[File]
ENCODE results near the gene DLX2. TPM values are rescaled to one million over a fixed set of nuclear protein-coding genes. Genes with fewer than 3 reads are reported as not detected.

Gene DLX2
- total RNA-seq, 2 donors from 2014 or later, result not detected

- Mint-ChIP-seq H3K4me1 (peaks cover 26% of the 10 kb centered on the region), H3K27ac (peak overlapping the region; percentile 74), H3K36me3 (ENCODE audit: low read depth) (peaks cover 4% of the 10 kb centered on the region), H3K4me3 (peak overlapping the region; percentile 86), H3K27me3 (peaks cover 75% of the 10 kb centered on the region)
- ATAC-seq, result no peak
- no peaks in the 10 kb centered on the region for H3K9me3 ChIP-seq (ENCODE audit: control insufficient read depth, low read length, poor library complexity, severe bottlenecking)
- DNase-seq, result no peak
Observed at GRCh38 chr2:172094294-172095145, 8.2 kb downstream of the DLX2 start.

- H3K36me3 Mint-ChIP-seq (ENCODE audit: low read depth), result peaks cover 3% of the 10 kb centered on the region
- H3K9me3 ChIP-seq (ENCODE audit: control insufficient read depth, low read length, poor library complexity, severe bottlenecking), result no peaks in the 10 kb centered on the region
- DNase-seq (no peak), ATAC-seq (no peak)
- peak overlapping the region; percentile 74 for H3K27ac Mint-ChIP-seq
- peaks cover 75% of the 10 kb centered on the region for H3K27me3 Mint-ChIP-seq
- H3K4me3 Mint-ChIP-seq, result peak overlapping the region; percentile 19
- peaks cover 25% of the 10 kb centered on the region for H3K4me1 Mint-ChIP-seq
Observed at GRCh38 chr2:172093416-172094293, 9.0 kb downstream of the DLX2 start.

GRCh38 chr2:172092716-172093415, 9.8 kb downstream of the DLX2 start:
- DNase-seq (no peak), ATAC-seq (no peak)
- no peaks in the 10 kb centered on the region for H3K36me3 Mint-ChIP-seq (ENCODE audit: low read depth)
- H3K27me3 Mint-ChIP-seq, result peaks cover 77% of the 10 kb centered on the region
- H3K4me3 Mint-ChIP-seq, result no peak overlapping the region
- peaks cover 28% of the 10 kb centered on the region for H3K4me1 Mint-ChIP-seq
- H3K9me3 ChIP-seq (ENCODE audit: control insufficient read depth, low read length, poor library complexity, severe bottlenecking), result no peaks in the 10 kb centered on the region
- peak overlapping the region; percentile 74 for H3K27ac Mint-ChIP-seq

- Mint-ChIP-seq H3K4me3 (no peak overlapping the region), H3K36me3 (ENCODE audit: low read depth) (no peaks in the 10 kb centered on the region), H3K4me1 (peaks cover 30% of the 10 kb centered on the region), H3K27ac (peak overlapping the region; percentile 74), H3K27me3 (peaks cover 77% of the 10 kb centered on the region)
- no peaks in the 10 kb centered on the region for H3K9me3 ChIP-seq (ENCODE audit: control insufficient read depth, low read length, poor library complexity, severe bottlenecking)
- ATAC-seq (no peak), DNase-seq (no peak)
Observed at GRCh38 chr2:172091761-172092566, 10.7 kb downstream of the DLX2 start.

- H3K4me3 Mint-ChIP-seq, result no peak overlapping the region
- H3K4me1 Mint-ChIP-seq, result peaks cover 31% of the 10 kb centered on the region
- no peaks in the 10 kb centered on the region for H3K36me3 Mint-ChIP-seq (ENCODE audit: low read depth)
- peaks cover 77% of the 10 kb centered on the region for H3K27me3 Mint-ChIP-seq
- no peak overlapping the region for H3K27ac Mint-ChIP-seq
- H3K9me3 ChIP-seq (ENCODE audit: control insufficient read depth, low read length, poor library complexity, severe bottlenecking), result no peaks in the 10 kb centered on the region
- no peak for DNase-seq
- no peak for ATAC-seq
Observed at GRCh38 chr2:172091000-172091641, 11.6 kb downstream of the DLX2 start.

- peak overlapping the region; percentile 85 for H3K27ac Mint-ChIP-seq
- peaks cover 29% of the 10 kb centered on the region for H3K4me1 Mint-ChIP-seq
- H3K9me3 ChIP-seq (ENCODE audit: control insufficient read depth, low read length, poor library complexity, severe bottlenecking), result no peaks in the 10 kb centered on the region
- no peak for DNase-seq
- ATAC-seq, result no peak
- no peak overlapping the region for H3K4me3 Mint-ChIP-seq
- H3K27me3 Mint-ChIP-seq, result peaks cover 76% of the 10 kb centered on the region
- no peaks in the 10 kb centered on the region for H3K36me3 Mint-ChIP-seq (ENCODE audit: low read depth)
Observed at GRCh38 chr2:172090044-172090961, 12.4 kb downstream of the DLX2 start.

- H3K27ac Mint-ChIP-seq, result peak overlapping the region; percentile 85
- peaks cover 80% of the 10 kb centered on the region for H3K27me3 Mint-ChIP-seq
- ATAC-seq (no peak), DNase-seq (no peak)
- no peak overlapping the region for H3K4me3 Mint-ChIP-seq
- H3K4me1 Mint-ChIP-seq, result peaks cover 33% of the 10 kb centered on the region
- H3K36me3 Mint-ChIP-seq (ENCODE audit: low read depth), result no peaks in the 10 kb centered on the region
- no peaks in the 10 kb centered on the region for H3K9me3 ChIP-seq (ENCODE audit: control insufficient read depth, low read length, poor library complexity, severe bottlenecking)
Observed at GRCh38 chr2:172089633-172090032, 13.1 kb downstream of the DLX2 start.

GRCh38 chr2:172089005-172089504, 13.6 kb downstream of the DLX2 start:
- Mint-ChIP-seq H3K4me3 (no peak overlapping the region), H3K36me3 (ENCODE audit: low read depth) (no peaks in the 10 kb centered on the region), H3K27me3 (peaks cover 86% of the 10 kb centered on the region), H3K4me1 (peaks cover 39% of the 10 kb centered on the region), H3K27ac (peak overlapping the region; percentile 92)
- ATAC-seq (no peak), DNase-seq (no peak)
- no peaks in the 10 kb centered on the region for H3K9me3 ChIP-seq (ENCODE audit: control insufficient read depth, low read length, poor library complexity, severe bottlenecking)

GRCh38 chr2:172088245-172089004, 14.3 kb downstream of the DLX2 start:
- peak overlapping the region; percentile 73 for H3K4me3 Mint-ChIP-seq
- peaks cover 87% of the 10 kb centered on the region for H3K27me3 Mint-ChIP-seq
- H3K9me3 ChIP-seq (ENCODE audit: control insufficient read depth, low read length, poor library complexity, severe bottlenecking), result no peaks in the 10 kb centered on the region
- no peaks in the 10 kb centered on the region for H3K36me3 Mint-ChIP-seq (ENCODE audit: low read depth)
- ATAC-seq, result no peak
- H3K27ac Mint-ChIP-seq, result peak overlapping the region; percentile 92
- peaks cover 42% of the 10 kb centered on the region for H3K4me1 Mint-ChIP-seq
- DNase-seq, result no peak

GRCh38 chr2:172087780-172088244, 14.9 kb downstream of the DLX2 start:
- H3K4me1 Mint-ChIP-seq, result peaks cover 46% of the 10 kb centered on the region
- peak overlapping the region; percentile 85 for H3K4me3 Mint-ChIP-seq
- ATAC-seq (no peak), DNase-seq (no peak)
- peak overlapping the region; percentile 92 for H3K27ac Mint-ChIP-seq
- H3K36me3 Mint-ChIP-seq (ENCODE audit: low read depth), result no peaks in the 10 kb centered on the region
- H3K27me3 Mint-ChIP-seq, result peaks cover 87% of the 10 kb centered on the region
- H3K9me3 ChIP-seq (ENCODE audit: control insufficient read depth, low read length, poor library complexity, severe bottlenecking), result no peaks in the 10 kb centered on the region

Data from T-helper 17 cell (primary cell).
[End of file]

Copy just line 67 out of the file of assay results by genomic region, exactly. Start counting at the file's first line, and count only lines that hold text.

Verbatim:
- DNase-seq, result no peak